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Steven Schwartz [14]Steve Schwartz [4]Steven H. Schwartz [3]Steven M. Schwartz [1]
  1.  43
    Is There a Schizophrenic Language?Steven Schwartz - 1982 - Behavioral and Brain Sciences 5 (4):579-588.
    Among the many peculiarities of schizophrenics perhaps the most obvious is their tendency to say odd things. Indeed, for most clinicians, the hallmark of schizophrenia is “thought disorder”. Decades of clinical observations, experimental research, and linguistic analyses have produced many hypotheses about what, precisely, is wrong with schizophrenic speech and language. These hypotheses range from assertions that schizophrenics have peculiar word association hierarchies to the notion that schizophrenics are suffering from an intermittent form of aphasia. In this article, several popular (...)
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  2.  23
    Arousal and Recall: Effects of Noise on Two Retrieval Strategies.Steven Schwartz - 1974 - Journal of Experimental Psychology 102 (5):896.
  3.  4
    A Brief History of Analytic Philosophy: From Russell to Rawls.Steve Schwartz - 2012 - Wiley-Blackwell.
    Machine generated contents note: Preface Introduction Chapter 1: Russell and Moore Chapter 2: Wittgenstein, The Vienna Circle, and Logical Positivism Chapter 3: Responses to Logical Positivism, Quine, Kuhn, and American Pragmatism Chapter 4: Ordinary Language Philosophy and Later Wittgenstein Chapter 5: Responses to Ordinary Language Philosophy- Logic, Language, and Mind Chapter 6: The Rebirth of Metaphysics Chapter 7: Naming, Necessity, and Natural Kinds- Kripke, Putman, and Donnellan Chapter 8: Ethics and Metaethics in the Analytic Tradition Epilogue: Analytic Philosophy Today and (...)
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  4. Medical Thinking the Psychology of Medical Judgment and Decision Making.Steven Schwartz & Timothy Griffin - 1986
  5.  10
    Hallucination, Rationalization, and Response Set.Steven Schwartz - 1986 - Behavioral and Brain Sciences 9 (3):532-533.
  6.  12
    Representation in Deductive Problem-Solving: The Matrix.Steven M. Schwartz & Daniel L. Fattaleh - 1972 - Journal of Experimental Psychology 95 (2):343.
  7.  14
    Modes of Representation and Problem Solving: Well Evolved is Half Solved.Steven H. Schwartz - 1971 - Journal of Experimental Psychology 91 (2):347.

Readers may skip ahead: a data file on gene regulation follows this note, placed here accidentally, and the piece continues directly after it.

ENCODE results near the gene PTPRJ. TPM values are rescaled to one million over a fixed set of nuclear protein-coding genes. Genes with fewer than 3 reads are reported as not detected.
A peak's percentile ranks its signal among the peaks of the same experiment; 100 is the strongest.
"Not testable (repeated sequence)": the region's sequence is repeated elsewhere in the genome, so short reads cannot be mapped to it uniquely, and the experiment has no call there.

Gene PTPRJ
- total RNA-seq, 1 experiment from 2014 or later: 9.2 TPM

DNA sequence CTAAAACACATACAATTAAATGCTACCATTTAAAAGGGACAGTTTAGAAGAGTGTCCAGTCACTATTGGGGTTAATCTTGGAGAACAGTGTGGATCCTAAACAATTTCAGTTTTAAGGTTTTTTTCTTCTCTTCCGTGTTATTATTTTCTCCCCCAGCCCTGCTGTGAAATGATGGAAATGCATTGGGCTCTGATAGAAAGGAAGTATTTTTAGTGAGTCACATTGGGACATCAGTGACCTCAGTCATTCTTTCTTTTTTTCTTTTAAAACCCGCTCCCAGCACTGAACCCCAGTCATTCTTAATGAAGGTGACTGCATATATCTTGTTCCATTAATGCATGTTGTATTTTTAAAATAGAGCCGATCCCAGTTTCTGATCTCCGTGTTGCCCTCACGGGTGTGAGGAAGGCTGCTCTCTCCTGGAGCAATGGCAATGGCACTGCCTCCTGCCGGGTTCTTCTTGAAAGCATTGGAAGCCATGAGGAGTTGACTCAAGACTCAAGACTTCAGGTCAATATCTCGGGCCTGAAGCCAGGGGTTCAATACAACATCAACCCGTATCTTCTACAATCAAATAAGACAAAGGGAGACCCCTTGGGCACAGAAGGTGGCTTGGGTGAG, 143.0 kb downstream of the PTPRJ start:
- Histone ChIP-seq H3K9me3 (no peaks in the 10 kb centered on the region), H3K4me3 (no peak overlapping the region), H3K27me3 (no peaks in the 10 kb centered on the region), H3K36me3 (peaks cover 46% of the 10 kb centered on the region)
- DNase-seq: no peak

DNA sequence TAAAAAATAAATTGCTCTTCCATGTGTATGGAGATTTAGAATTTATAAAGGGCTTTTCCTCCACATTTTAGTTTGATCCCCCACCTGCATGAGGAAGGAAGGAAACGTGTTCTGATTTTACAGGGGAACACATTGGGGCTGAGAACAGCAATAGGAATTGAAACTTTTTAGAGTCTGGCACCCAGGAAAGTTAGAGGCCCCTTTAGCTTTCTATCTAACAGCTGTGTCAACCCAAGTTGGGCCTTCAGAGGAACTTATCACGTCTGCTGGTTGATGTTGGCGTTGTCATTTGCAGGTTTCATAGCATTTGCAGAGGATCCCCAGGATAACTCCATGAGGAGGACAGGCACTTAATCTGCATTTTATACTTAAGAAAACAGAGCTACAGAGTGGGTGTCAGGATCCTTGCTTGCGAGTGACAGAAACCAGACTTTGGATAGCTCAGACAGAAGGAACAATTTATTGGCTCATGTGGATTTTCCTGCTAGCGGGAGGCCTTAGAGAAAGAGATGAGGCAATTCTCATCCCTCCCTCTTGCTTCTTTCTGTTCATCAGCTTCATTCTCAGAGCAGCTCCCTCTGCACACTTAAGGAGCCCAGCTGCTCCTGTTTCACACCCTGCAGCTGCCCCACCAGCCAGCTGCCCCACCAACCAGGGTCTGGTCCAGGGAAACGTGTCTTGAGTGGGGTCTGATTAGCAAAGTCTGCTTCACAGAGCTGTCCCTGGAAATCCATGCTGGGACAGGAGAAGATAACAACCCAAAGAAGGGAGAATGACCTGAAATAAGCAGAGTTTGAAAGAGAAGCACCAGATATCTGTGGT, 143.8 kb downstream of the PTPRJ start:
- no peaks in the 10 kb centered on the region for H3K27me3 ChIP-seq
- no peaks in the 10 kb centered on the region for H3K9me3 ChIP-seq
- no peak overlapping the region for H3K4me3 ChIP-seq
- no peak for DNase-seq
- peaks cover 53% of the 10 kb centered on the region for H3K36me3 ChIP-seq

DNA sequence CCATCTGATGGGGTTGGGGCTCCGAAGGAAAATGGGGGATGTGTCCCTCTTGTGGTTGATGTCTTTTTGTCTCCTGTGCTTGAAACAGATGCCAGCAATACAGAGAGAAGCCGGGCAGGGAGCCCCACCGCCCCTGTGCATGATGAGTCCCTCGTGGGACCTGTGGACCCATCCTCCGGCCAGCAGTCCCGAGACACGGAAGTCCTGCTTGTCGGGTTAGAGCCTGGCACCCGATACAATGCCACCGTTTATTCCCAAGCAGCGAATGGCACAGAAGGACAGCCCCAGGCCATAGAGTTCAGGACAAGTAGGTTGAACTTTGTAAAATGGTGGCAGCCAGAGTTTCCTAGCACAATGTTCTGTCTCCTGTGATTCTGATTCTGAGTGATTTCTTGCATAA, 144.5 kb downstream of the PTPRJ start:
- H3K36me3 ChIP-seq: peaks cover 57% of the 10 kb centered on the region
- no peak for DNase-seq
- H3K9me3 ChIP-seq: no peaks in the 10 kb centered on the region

8.  12
    If There Were Such People as Schizophrenics, What Language Would They Speak?Steven Schwartz - 1982 - Behavioral and Brain Sciences 5 (4):615-626.
  9.  24
    Trial-by-Trial Analysis of Processes in Simple and Disjunctive Concept-Attainment Tasks.Steven H. Schwartz - 1966 - Journal of Experimental Psychology 72 (3):456.
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  10. Implicit Processes in Medical Diagnosis.Timothy Griffin, Steven Schwartz & Katherine Sofronoff - 1998 - In K. Kirsner & G. Speelman (eds.), Implicit and Explicit Mental Processes. Lawrence Erlbaum. pp. 329--341.
  11. Don E. Dulany.I. Ii, Neil Carlson, Charlotte Childers, Steven Schwartz & Clinton Walker Stephen - 1968 - In T. Dixon & Deryck Horton (eds.), Verbal Behavior and General Behavior Theory. Prentice-Hall.
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  12.  8
    The Imageability Effect in Good and Poor Readers.Anne E. Klose, Steven Schwartz & Judith W. M. Brown - 1983 - Bulletin of the Psychonomic Society 21 (6):446-448.
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  13.  12
    Decision Processing in Memory: Factors Influencing the Storage and Retrieval of Linguistic and Form Identification.Steven Schwartz & Kirk D. Witherspoon - 1974 - Bulletin of the Psychonomic Society 4 (2):127-129.
  14.  10
    Encoding Specificity and Recognition Memory for Words.Steven Schwartz - 1975 - Bulletin of the Psychonomic Society 6 (3):279-281.
  15. Introduction.Steven Schwartz - 1977 - In Naming, Necessity, and Natural Kinds. Cornell University Press. pp. 13-41.
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  16.  9
    Modes of Representation and Problem Solving: Erratum.Steven H. Schwartz - 1972 - Journal of Experimental Psychology 93 (1):180-180.
  17.  25
    Principles of Semantic Networks.Steven Schwartz - 1984 - Behavioral and Brain Sciences 7 (4).
    A semantic network or net is a graphic notation for representing knowledge in patterns of interconnected nodes and arcs. Computer implementations of semantic networks were first developed for artificial intelligence and machine translation, but earlier versions have long been used in philosophy, psychology, and linguistics. What is common to all semantic networks is a declarative graphic representation that can be used either to represent knowledge or to support automated systems for reasoning about knowledge. Some versions are highly informal, but other (...)
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  18. Second General Discussion Session.Steven Schwartz - 1974 - Synthese 27 (3):509-21.
     
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  19.  17
    Semantic Networks, Schizophrenia, and Language.Steven Schwartz - 1984 - Behavioral and Brain Sciences 7 (4):750.
  20.  95
    Why It is Not Possible to Be Moral.Steve Schwartz - 2000 - The Philosophers' Magazine 12 (12):23-26.
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